San Francisco Opera: Have you read the LA Times review of your Manon performance?
Greenawald: Was that Martin?
San Francisco Opera: Yes. Pretty good review, don’t you think?
Greenawald: I must’ve been pretty fit at the time.
San Francisco Opera: It’s a gorgeous review. Makes me wonder about your process, about what you did to get into character?
Greenawald: At the time I was married to a French-speaking person. I was living in France and my coaches were French; I was immersed in French culture. Also, my then husband had given me an old beautiful illustrated copy of Abbé Prévost’s [Manon Lescaut] and so I had this incredible book that had hand-tinted illustrations and all kinds of things. I was completely immersed in the story.
It was the first full-scale production I did after the birth of my child. My daughter was born in March and this was the fall season, so it was my first job back. I had an apartment at Opera Plaza so I could be close enough to run home to nurse my daughter. It was a heady time for me that whole period.
Manons don’t come around all the time, so if there’s a production going around, you’re lucky to get in on it. And I just fell in on that. I was lucky that they hired me to do it. I guess it was my time, felt fated.
San Francisco Opera: Manon’s hard to pin down. It’s like, “Is she sympathetic? She betrays her heart for… money? Is she even a likable character?”
Greenawald: Yes, exactly. I always liked playing these poor women who were so tied by society that they had so little power over their destinies. It was always so interesting to play them and to find the through thread for them.
Manon is complicated in that she betrays the one who really loves her for jewels and money. She betrays her origins and her Catholic upbringing because the glitter of the gold is just too great for her, and you can sort of understand that in a 17-year-old. It’s like she’s very young. We always forget how youthful these poor creatures are, and how they are spoiled so early and die young. I’m always thinking about that too. I’m always thinking about the political. As a feminist I always thought about these characters very strongly in light of what power they didn’t have.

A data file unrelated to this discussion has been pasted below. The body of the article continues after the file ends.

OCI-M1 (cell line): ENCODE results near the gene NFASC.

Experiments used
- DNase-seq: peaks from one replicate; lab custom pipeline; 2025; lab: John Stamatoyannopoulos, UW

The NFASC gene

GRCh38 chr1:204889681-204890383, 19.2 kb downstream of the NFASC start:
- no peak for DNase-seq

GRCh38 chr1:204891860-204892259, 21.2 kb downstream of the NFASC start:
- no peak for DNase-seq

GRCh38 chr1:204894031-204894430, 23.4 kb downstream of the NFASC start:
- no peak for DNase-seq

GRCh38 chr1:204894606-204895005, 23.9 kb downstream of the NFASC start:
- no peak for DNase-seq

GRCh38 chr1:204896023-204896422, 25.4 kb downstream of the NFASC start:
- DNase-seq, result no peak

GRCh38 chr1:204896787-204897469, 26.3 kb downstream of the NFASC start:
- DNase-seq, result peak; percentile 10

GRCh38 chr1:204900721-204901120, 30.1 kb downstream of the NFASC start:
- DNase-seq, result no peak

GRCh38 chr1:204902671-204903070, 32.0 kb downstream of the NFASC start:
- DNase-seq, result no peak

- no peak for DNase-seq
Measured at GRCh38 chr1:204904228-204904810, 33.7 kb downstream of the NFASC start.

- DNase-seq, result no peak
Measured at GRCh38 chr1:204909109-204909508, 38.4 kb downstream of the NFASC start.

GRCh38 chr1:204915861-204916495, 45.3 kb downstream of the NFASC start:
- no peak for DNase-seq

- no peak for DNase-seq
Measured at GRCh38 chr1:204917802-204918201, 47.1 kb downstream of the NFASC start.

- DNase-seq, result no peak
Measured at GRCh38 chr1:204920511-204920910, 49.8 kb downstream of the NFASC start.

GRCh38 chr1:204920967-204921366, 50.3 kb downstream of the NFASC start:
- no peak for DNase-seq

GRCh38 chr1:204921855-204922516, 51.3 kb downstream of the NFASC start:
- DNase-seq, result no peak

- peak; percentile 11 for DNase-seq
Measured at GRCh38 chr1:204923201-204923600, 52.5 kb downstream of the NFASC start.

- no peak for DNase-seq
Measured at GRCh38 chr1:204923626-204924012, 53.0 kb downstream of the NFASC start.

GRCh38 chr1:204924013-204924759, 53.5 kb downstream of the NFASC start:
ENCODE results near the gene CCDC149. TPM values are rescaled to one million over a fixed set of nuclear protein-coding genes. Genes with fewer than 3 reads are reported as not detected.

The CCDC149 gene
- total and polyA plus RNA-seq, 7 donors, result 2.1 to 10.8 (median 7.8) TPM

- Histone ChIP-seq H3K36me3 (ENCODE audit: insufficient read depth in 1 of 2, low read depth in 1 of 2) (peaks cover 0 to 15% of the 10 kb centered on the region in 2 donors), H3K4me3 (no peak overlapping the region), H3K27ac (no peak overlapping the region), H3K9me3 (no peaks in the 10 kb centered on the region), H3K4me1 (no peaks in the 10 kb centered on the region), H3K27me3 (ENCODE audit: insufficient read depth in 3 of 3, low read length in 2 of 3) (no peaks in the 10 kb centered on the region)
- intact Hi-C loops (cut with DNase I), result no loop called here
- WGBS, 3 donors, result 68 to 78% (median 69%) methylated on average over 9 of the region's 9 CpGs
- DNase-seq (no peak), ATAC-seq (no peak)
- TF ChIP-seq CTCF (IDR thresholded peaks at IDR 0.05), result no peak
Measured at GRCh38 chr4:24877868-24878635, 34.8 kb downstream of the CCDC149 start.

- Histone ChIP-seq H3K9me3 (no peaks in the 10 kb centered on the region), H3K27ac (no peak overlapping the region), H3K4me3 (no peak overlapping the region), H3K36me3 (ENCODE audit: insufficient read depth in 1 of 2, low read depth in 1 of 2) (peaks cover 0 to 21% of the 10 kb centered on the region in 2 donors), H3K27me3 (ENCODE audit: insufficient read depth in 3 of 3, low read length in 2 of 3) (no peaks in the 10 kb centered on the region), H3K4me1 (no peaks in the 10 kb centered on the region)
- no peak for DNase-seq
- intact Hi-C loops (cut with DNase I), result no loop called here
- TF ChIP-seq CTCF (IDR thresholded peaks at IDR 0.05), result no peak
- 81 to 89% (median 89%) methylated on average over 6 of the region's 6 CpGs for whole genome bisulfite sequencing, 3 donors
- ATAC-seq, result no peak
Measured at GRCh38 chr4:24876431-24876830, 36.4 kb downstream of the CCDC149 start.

It’s very tricky when you have to play these women. Her big aria is “Adieu, notre pe-tit table“ [“Goodbye, our little table”] and she has a line in there when she is talking about the little table where they ate their dinners and she says, “Oh my goodness, how he loved me.” She doesn’t say, “How I loved him.” She says, “How he loved me.” She’s a child who can only think in terms of her own situation, she’s not really capable of empathizing and being outward driven. When you’re a child you’re still just concerned with your own survival in a way. She’s interesting in that way.
I had to find some kind of way to like her even though she was doing things that morally I wouldn’t have done. There was the rub.
San Francisco Opera: There’s a line in the synopsis for our 2017 production of Manon that says, “At the beginning, she’s the prey and then the prey becomes the predator.” Do you see Manon that way? As both prey and predator?
Greenawald: She’s the predator in as far as her beauty will allow her to be. She’s a commodity. The only power she has is in her sexuality and her appearance, and that’s the only power she has over these people. So it’s like “Oh dear.”
Women in those days didn’t have power. She uses what little power she has — very minimal power — but she uses it to get what she wants in the moment, and that’s sort of her deal is being in the moment.
San Francisco Opera: In an interview you did with Opera Warhorses you talk about “get-ting to the bone” on things with your students. What’s the bone for a character like Manon?